I think we can all agree–considering the success of The Hunger Games and the imminent finale of the Twilight movies–that the fad of supernatural and paranormal elements in young adult literature is beginning to dissipate. Even paranormal romance is dropping off the radar for publishers and agents. Werewolves are done, blasé. Vampires? I’d bet with real money that True Blood‘s upcoming sixth season will be its last, with all the original charm and wit squeezed out by the show’s increasing time devotion to witches, shape-changers and goblin-like fey. Television and book series can no longer be sustained by the concept of the “sexy vampire” alone. Monster fic is riding the molten tail of a comet passing its hey day. Satire is always a sign of something on the “fad” decline, and I’d say Abraham Lincoln: Vampire Hunter is the tell-all tale.
Now that all the literary metaphors are out of the way, I am genuinely excited for the future of YA beyond the supernatural and paranormal. As this article suggests, perhaps it’s time for some cowboys to enter the scene. The idea got me gleefully contemplating a first historical fiction set in the era of the New Mexican caballeros–but, as my S.O. is quick to remind me, I really need to focus on one thing at a time here.
But there’s more: on top of rekindling a retro love affair with saloons and trash-talkin’ outlaws, I’d say the arrival of Amy Kathleen Ryan’s Glow last year couldn’t be more timely. In fact, I’d hedge a bet that science fiction is going to make a big splash in the next couple of years, with the upcoming Star Trek sequel by J. J. Abrams and its equally 3-D (Drop Dead Dreamy, the magic formula) version of Captain Kirk.
But is this just wishful thinking on my part? Yes and no. My upcoming series The Devil’s Throne (due Spring 2013) falls squarely into the paranormal department–so, blah. Of course, it’s a very long gravy boat, so it will be a very long time before the market for paranormal truly drops off into the metaphorical abyss.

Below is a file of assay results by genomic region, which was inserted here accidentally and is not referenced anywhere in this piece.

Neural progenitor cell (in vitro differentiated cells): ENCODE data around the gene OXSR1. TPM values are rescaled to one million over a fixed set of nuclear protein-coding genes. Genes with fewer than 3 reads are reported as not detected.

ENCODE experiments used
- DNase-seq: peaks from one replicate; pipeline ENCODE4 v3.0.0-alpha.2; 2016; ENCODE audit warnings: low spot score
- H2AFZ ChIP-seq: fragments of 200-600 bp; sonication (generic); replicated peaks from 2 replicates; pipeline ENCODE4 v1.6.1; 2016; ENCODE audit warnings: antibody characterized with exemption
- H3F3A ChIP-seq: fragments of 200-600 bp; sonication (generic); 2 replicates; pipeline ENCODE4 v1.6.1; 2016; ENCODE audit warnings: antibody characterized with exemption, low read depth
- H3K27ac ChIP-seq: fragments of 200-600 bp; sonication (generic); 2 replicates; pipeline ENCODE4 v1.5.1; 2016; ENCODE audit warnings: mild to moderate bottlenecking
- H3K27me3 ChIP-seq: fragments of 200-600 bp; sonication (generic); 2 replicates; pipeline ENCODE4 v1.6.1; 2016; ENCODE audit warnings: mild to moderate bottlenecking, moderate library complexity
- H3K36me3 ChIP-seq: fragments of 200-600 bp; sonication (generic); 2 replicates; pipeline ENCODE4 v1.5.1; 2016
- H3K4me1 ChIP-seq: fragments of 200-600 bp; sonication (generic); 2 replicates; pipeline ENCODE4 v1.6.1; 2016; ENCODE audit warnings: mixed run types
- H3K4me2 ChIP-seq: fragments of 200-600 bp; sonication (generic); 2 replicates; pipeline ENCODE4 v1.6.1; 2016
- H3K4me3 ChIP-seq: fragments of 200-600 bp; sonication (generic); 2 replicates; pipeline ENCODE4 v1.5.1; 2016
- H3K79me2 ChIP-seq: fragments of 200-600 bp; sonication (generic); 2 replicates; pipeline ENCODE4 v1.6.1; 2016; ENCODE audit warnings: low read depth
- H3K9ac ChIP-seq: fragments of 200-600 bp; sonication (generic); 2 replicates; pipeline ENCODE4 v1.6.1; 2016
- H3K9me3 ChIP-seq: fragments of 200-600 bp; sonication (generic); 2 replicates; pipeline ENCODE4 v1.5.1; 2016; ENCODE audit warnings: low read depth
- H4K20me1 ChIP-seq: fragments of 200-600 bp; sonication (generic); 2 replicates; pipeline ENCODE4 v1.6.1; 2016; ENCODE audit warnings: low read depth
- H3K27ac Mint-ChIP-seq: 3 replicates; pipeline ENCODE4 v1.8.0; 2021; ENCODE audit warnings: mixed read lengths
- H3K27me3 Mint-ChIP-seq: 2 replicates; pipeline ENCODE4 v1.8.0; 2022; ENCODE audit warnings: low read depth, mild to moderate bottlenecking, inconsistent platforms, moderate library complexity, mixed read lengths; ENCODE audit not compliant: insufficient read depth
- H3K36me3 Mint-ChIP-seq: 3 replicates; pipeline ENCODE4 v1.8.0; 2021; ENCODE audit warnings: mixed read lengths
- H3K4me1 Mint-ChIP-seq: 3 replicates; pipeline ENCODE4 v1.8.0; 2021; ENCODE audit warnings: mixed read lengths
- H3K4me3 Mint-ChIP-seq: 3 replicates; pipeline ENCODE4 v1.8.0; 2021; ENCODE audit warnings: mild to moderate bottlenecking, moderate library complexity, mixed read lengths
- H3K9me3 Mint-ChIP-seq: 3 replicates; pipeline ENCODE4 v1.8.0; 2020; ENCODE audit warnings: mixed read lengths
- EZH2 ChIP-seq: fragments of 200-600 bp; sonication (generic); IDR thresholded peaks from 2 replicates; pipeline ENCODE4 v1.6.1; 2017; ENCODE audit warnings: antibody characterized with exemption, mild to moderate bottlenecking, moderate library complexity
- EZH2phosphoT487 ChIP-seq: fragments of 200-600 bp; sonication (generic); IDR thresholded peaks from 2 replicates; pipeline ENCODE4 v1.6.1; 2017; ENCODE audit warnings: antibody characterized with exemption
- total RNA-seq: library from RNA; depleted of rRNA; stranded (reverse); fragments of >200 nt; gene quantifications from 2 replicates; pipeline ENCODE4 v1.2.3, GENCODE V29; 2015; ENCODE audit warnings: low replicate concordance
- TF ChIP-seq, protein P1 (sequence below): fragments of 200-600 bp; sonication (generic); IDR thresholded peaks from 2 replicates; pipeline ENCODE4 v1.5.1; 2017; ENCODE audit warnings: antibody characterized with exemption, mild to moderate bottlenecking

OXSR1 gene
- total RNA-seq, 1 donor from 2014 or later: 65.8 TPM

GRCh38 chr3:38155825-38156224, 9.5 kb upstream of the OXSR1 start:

The possibility, though, of writing space odysseys for a living makes the ten-year-old girl in me giddy. If Battlestar Galactica could do it, and obtain a practically cult following, it doesn’t look that far off. I’ll need to brush up on my wormhole lore.
And, of course, with superheroes making a comeback on the silver screen, could they not also break into the female YA market by utilizing an oh-so-fashionable retro feel? The kind of work that makes ripples in romance fiction and YA fiction are increasingly a “unique twist on an old theme.” Twilight is basically just Anne Rice fanfiction, made palatable to a married mommy Mormon (3-M, a new magic formula??). I once overheard someone boil Harry Potter down to Gandalf: the early years. Okay, so, Rowling didn’t invent wizards, but didn’t she invent the wizard we know today? All this “Expelliarmus!” business that now coats the term “wizard” in our popular culture wouldn’t exist without her contribution to the lore.
My point in all this is that I like cowboys. They are hot. That, and I think I want to be a part of a changing industry–and industry where tough girls can be heroines and fighter pilots, and maybe someday Sigourney Weaver will have a cameo in the film adaptation when the main character runs into a version of herself from the future.
We had a good run, my werewolf buddies, but it’s time to make way for Invisigirl.